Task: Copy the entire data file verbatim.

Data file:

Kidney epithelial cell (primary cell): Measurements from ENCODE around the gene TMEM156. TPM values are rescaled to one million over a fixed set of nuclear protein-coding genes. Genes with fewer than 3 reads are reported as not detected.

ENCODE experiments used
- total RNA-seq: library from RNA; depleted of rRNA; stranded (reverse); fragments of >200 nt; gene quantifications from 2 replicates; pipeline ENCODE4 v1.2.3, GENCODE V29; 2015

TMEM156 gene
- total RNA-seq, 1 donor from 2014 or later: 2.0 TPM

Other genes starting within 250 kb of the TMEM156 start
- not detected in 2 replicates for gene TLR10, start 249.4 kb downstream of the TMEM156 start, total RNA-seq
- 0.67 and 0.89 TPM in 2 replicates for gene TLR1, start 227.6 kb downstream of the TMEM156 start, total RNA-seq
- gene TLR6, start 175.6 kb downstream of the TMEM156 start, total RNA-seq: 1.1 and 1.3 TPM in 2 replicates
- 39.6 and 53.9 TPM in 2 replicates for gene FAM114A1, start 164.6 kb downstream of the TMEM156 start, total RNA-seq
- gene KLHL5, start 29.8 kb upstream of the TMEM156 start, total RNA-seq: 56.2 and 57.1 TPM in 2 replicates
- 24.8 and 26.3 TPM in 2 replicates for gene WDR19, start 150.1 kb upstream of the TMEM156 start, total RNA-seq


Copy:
Kidney epithelial cell (primary cell): Measurements from ENCODE around the gene TMEM156. TPM values are rescaled to one million over a fixed set of nuclear protein-coding genes. Genes with fewer than 3 reads are reported as not detected.

ENCODE experiments used
- total RNA-seq: library from RNA; depleted of rRNA; stranded (reverse); fragments of >200 nt; gene quantifications from 2 replicates; pipeline ENCODE4 v1.2.3, GENCODE V29; 2015

TMEM156 gene
- total RNA-seq, 1 donor from 2014 or later: 2.0 TPM

Other genes starting within 250 kb of the TMEM156 start
- not detected in 2 replicates for gene TLR10, start 249.4 kb downstream of the TMEM156 start, total RNA-seq
- 0.67 and 0.89 TPM in 2 replicates for gene TLR1, start 227.6 kb downstream of the TMEM156 start, total RNA-seq
- gene TLR6, start 175.6 kb downstream of the TMEM156 start, total RNA-seq: 1.1 and 1.3 TPM in 2 replicates
- 39.6 and 53.9 TPM in 2 replicates for gene FAM114A1, start 164.6 kb downstream of the TMEM156 start, total RNA-seq
- gene KLHL5, start 29.8 kb upstream of the TMEM156 start, total RNA-seq: 56.2 and 57.1 TPM in 2 replicates
- 24.8 and 26.3 TPM in 2 replicates for gene WDR19, start 150.1 kb upstream of the TMEM156 start, total RNA-seq